4 June 2018
Sol 2070 – 2072: A very, Very, VERY good day on Mars
Posted by Ryan Anderson
Every single day that the Curiosity team gets to go into work and operate a one-ton rover on the surface of Mars is a good day. But last Friday was not just your typical good day — it was a very, very, very good day. In my personal opinion, it was probably one of the top five most excellent planning days we’ve had on the mission to date. Early Friday morning we learned that the Feed Extended Sample Transfer (FEST) drop-off of the ‘Duluth’ drill sample to CheMin worked. This means we had enough rock powder in the instrument to measure its mineralogy.
Most importantly, now that we’ve demonstrated this critical step on Mars, the team can officially say that Curiosity’s drilling and sample transfer capabilities have been restored. This represents a huge accomplishment for the tireless engineers who’ve worked over a year to learn to operate the vehicle in a way it was never designed to work. It’s also an extremely exciting time for the science team, as we are eager to learn the key information CheMin and SAM will provide and further unravel the history of Gale Crater. The scientists and engineers at JPL celebrated this accomplishment with a joyous afternoon cookie break.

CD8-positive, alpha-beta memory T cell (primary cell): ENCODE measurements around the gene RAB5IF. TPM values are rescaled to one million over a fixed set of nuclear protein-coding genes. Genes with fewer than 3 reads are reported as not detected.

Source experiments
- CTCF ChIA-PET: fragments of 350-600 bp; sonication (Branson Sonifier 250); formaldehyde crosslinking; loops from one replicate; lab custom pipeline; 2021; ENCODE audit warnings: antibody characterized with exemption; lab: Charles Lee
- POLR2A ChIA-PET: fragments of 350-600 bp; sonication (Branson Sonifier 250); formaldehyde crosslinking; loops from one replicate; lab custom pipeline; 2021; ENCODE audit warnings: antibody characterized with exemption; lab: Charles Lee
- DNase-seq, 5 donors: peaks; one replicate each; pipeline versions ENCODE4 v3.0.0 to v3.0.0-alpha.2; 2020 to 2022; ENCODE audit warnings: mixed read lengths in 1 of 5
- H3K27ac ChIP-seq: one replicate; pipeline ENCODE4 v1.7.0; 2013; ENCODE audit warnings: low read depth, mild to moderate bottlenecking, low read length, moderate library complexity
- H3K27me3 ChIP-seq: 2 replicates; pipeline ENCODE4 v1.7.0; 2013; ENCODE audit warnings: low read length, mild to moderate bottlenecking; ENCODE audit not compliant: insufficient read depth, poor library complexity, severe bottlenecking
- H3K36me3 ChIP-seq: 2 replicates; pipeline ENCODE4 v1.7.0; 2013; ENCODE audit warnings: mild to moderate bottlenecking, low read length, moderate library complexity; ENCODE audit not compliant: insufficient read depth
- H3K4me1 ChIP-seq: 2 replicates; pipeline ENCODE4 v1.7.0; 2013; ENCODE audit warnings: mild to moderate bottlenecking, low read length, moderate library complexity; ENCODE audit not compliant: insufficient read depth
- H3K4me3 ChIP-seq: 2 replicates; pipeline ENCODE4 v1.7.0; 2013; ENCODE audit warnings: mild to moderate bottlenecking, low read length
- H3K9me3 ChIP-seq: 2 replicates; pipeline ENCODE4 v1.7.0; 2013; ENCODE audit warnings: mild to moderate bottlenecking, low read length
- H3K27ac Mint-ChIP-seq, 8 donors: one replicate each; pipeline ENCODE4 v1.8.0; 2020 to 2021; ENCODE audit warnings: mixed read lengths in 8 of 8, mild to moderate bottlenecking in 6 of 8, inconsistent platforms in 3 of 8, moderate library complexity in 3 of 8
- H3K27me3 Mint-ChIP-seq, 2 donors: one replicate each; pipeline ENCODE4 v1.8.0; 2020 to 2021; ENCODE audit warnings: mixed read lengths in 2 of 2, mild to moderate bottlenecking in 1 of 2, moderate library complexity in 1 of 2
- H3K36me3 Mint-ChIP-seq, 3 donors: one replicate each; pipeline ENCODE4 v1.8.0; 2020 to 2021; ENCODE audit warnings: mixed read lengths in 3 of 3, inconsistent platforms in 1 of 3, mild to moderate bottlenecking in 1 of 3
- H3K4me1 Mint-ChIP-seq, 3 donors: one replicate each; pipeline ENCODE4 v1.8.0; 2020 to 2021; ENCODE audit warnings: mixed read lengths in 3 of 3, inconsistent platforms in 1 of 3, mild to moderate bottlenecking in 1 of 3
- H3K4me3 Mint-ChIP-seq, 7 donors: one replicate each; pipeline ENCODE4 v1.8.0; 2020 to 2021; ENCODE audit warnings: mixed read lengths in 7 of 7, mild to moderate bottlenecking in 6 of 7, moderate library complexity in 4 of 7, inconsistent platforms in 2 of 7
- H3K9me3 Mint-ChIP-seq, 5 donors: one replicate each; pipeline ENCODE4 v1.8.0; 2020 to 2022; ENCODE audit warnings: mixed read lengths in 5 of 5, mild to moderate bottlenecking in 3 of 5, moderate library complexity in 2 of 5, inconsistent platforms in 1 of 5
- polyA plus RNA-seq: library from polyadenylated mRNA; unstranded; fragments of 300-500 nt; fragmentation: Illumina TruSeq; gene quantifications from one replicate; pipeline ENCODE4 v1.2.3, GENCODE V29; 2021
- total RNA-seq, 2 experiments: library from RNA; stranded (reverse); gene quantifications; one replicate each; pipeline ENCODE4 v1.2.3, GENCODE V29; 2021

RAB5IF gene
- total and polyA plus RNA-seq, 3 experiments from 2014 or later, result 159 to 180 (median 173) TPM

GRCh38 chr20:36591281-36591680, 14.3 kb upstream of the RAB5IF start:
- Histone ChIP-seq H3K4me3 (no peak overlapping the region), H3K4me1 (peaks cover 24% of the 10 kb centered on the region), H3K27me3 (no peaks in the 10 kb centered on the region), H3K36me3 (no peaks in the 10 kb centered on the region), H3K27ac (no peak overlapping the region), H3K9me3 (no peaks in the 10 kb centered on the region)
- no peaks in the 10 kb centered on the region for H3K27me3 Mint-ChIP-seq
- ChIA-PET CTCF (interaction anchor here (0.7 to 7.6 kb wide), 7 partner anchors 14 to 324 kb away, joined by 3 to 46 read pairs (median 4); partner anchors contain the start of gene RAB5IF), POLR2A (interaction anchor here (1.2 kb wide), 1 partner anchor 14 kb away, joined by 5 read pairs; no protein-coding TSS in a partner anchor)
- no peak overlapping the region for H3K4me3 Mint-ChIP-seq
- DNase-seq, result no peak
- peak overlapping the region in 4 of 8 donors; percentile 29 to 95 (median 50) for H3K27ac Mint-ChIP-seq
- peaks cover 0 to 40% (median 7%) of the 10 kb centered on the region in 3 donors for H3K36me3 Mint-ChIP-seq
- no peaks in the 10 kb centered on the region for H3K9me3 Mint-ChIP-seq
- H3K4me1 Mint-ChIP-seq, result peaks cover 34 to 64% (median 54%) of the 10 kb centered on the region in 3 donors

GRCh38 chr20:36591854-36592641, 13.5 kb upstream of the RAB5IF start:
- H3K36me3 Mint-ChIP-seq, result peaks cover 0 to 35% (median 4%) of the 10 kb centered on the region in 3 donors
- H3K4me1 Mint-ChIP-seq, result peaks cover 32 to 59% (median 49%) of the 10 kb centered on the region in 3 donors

We will continue our Duluth drill sample analysis activities in the sol 2070-2072 plan. Since we now know we have successfully delivered to CheMin, SAM is up next. Our main activity for the weekend plan was a preconditioning of SAM and the sample dropoff using the FEST technique. We also squeezed in some remote sensing science of our local area. On sol 2070 we planned to acquire ChemCam LIBS observations of targets named ‘Little Marais’ and ‘Bartlett,’ and a Mastcam change detection image of an area where we dropped a previous portion of the drill sample on the ground. We also planned to take a Mastcam tau (dust monitoring) observation on sol 2070, followed up with a Navcam dust devil movie, dust devil survey, and suprahorizon and zenith movies on sol 2071.
Written by Abigail Fraeman, Planetary Geologist at NASA’s Jet Propulsion Laboratory